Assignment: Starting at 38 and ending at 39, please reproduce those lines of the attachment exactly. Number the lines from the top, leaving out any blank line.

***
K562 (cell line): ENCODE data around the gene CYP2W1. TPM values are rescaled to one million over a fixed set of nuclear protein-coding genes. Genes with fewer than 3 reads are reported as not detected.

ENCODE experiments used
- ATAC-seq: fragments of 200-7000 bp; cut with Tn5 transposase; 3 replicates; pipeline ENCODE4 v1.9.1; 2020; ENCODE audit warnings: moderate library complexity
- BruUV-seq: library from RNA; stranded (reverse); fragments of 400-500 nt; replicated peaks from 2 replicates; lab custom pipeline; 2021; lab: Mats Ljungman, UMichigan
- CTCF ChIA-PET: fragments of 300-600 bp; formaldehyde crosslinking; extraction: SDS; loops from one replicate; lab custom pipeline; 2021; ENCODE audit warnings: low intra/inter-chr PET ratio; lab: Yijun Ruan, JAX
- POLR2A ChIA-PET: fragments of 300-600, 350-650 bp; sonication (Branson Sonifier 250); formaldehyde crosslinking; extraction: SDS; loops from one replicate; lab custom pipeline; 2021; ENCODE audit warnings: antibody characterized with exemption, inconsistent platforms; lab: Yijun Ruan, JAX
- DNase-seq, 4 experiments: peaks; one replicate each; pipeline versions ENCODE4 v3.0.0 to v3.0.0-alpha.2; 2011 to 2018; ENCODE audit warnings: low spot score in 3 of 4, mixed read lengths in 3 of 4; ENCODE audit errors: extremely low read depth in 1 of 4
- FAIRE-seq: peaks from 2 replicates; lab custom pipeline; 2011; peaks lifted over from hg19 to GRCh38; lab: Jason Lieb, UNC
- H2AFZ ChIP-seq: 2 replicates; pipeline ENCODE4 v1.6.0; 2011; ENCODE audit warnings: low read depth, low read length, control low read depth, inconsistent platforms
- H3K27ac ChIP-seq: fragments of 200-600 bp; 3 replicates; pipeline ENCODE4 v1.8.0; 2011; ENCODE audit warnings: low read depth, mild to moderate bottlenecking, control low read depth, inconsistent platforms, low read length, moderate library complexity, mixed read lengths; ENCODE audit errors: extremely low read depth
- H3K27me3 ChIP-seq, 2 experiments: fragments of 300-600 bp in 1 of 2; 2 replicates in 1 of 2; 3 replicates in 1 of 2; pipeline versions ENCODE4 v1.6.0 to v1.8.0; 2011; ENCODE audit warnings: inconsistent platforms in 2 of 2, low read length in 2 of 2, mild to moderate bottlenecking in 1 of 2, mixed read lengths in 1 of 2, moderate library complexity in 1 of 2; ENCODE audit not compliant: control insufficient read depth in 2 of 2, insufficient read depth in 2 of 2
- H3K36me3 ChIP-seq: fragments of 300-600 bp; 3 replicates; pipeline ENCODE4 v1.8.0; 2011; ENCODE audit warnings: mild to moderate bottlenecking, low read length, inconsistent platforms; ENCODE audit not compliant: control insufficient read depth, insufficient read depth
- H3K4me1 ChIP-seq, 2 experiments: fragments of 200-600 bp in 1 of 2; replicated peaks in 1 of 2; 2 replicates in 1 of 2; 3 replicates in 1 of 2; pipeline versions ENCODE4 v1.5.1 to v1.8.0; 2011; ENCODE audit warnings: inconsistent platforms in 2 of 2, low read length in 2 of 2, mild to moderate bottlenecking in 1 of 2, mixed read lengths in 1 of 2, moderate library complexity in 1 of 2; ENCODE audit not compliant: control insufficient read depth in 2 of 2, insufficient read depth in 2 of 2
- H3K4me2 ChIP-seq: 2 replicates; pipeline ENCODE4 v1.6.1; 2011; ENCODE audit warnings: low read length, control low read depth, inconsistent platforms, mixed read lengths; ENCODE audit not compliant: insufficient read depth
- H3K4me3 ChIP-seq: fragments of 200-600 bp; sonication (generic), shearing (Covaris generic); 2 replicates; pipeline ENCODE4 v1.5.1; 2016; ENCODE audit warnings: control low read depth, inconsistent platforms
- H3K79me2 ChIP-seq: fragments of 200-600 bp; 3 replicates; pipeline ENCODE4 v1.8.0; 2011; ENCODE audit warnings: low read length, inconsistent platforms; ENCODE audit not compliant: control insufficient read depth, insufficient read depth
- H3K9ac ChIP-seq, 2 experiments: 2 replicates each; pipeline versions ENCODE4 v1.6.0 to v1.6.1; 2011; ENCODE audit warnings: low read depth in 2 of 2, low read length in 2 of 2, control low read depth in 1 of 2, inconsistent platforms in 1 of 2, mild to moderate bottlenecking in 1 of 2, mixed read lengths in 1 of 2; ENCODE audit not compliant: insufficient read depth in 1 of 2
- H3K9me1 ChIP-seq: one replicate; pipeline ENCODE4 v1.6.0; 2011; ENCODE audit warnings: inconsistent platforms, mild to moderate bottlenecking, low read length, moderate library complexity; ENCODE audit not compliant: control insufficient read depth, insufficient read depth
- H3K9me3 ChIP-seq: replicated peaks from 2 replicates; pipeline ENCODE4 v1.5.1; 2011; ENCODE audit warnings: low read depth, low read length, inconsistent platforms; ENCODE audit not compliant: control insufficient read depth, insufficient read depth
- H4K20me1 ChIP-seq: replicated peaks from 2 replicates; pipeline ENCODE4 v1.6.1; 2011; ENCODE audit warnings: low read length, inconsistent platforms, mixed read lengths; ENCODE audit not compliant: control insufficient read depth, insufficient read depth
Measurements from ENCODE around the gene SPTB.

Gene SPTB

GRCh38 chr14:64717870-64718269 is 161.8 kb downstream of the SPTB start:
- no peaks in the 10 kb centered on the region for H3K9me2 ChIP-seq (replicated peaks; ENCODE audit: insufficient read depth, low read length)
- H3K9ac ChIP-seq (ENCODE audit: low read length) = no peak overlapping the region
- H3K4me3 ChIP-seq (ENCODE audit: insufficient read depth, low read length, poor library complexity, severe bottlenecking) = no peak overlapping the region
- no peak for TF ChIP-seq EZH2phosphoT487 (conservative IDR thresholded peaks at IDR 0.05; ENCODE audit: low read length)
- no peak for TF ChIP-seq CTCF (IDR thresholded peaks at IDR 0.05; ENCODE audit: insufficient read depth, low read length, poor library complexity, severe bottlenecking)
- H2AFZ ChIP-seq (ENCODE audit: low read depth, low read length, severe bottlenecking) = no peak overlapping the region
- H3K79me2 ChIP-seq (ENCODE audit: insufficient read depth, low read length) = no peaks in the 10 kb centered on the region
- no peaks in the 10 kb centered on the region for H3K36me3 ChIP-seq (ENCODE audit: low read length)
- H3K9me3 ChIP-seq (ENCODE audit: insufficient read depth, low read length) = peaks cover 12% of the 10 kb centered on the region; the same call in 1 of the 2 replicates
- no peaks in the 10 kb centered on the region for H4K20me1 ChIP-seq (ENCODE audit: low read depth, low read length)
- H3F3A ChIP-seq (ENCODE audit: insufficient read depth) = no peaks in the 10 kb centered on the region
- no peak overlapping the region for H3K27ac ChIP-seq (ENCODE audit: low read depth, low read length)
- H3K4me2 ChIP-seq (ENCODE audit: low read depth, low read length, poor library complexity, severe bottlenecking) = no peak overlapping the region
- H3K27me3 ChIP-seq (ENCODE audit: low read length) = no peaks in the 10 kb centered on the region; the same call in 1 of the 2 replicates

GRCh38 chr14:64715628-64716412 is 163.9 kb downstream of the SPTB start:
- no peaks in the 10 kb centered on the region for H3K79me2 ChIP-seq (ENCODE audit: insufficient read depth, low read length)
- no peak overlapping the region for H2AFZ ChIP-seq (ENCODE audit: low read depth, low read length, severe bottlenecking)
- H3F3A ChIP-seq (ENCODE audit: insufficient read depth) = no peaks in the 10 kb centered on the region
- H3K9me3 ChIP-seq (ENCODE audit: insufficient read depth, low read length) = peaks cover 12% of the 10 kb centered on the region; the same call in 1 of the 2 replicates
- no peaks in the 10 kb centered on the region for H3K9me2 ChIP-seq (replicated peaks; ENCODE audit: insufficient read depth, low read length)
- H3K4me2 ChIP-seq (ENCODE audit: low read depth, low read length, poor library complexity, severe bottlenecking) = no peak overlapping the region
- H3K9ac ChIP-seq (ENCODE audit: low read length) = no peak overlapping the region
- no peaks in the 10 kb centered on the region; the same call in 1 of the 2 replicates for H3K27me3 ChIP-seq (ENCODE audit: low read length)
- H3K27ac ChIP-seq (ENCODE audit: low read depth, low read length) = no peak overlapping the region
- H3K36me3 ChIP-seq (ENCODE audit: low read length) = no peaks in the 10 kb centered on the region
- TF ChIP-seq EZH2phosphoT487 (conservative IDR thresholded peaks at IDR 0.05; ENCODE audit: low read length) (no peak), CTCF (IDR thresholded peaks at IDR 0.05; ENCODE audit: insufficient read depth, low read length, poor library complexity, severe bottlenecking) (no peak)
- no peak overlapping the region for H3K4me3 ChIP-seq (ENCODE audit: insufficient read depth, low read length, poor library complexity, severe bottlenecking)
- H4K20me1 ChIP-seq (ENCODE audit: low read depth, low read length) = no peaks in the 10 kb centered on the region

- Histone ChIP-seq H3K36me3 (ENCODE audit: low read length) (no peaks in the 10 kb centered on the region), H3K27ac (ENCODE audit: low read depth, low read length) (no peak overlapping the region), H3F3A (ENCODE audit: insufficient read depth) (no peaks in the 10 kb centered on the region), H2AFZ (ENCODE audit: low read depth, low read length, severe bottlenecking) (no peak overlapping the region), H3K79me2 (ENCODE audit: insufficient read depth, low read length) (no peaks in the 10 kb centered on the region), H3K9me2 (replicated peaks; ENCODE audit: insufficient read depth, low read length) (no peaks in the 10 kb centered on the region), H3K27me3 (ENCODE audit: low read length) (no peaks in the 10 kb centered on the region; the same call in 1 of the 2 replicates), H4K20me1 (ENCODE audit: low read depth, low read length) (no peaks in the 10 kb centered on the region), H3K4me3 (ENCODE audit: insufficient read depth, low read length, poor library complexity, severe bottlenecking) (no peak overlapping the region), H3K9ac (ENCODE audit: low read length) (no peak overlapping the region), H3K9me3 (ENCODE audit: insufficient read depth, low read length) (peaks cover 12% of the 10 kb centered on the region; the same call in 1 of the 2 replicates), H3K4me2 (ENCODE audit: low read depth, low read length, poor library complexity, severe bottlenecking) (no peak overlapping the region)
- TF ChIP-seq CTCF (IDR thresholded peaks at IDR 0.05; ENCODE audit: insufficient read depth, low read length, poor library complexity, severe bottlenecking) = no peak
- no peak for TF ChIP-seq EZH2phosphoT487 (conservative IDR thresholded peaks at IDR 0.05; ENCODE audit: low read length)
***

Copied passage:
GRCh38 chr14:64715628-64716412 is 163.9 kb downstream of the SPTB start:
- no peaks in the 10 kb centered on the region for H3K79me2 ChIP-seq (ENCODE audit: insufficient read depth, low read length)